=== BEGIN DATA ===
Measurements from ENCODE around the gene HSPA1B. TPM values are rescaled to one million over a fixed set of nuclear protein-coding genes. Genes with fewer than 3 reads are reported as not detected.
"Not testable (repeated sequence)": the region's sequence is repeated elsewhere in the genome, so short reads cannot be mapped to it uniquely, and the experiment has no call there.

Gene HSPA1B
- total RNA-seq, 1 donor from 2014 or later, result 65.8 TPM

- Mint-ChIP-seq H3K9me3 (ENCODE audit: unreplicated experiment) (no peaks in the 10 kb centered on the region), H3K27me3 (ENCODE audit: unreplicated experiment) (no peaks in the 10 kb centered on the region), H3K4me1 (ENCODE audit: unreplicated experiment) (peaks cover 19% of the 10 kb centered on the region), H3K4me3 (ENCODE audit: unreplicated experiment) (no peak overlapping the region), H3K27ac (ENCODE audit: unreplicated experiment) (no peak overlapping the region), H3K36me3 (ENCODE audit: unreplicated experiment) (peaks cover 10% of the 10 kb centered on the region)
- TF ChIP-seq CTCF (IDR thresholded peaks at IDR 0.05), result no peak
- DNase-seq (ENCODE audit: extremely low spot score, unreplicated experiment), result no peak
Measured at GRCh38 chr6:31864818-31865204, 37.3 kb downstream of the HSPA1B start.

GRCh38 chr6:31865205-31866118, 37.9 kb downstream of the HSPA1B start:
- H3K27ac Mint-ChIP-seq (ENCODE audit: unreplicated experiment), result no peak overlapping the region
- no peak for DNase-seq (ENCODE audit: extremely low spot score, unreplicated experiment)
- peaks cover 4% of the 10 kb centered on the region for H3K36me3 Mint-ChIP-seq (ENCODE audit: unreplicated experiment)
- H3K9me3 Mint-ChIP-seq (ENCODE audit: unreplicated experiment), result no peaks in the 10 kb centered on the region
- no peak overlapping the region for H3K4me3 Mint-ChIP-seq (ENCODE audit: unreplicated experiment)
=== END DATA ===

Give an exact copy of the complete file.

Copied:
Measurements from ENCODE around the gene HSPA1B. TPM values are rescaled to one million over a fixed set of nuclear protein-coding genes. Genes with fewer than 3 reads are reported as not detected.
"Not testable (repeated sequence)": the region's sequence is repeated elsewhere in the genome, so short reads cannot be mapped to it uniquely, and the experiment has no call there.

Gene HSPA1B
- total RNA-seq, 1 donor from 2014 or later, result 65.8 TPM

- Mint-ChIP-seq H3K9me3 (ENCODE audit: unreplicated experiment) (no peaks in the 10 kb centered on the region), H3K27me3 (ENCODE audit: unreplicated experiment) (no peaks in the 10 kb centered on the region), H3K4me1 (ENCODE audit: unreplicated experiment) (peaks cover 19% of the 10 kb centered on the region), H3K4me3 (ENCODE audit: unreplicated experiment) (no peak overlapping the region), H3K27ac (ENCODE audit: unreplicated experiment) (no peak overlapping the region), H3K36me3 (ENCODE audit: unreplicated experiment) (peaks cover 10% of the 10 kb centered on the region)
- TF ChIP-seq CTCF (IDR thresholded peaks at IDR 0.05), result no peak
- DNase-seq (ENCODE audit: extremely low spot score, unreplicated experiment), result no peak
Measured at GRCh38 chr6:31864818-31865204, 37.3 kb downstream of the HSPA1B start.

GRCh38 chr6:31865205-31866118, 37.9 kb downstream of the HSPA1B start:
- H3K27ac Mint-ChIP-seq (ENCODE audit: unreplicated experiment), result no peak overlapping the region
- no peak for DNase-seq (ENCODE audit: extremely low spot score, unreplicated experiment)
- peaks cover 4% of the 10 kb centered on the region for H3K36me3 Mint-ChIP-seq (ENCODE audit: unreplicated experiment)
- H3K9me3 Mint-ChIP-seq (ENCODE audit: unreplicated experiment), result no peaks in the 10 kb centered on the region
- no peak overlapping the region for H3K4me3 Mint-ChIP-seq (ENCODE audit: unreplicated experiment)